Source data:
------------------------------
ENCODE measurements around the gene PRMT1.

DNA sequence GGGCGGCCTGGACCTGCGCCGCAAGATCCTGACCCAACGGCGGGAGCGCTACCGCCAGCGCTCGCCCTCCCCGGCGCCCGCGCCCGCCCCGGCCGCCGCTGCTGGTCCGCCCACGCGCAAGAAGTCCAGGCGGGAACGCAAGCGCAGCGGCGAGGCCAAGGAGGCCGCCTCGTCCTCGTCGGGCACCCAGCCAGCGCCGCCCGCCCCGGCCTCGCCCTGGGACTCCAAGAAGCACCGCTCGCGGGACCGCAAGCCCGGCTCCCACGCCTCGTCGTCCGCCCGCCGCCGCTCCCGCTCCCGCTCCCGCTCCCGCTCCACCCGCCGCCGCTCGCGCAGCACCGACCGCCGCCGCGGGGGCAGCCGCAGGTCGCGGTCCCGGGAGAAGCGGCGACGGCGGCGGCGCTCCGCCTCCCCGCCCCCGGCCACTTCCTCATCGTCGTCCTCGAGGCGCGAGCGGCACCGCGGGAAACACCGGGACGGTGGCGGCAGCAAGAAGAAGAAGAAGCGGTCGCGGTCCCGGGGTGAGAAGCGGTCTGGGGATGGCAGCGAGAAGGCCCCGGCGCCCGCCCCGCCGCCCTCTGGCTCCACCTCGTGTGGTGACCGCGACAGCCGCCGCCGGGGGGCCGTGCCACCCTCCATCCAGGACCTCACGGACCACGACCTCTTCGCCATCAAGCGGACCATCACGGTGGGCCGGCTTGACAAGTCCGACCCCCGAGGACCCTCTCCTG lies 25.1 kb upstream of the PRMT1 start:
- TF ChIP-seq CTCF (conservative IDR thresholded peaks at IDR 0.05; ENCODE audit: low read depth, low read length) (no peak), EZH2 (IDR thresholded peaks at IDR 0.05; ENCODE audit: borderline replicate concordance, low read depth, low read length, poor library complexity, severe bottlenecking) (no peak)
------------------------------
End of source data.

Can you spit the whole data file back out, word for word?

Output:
ENCODE measurements around the gene PRMT1.

DNA sequence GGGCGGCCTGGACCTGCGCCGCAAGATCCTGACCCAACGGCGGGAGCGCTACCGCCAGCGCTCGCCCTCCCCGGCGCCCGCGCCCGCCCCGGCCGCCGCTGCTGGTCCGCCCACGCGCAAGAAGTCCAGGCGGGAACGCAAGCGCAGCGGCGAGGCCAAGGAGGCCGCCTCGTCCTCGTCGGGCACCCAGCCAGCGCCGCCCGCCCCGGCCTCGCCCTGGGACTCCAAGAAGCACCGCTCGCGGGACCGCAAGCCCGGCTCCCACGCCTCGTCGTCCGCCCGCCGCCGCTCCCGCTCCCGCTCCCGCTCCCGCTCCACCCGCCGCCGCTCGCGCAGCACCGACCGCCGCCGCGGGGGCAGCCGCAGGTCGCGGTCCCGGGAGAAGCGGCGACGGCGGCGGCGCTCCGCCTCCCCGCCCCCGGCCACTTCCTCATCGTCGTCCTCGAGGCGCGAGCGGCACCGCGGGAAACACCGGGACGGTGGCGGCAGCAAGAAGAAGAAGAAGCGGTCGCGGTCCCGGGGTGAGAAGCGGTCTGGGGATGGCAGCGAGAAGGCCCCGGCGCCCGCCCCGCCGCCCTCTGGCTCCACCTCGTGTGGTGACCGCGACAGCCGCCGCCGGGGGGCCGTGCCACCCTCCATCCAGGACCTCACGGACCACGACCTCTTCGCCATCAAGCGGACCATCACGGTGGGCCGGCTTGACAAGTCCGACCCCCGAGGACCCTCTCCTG lies 25.1 kb upstream of the PRMT1 start:
- TF ChIP-seq CTCF (conservative IDR thresholded peaks at IDR 0.05; ENCODE audit: low read depth, low read length) (no peak), EZH2 (IDR thresholded peaks at IDR 0.05; ENCODE audit: borderline replicate concordance, low read depth, low read length, poor library complexity, severe bottlenecking) (no peak)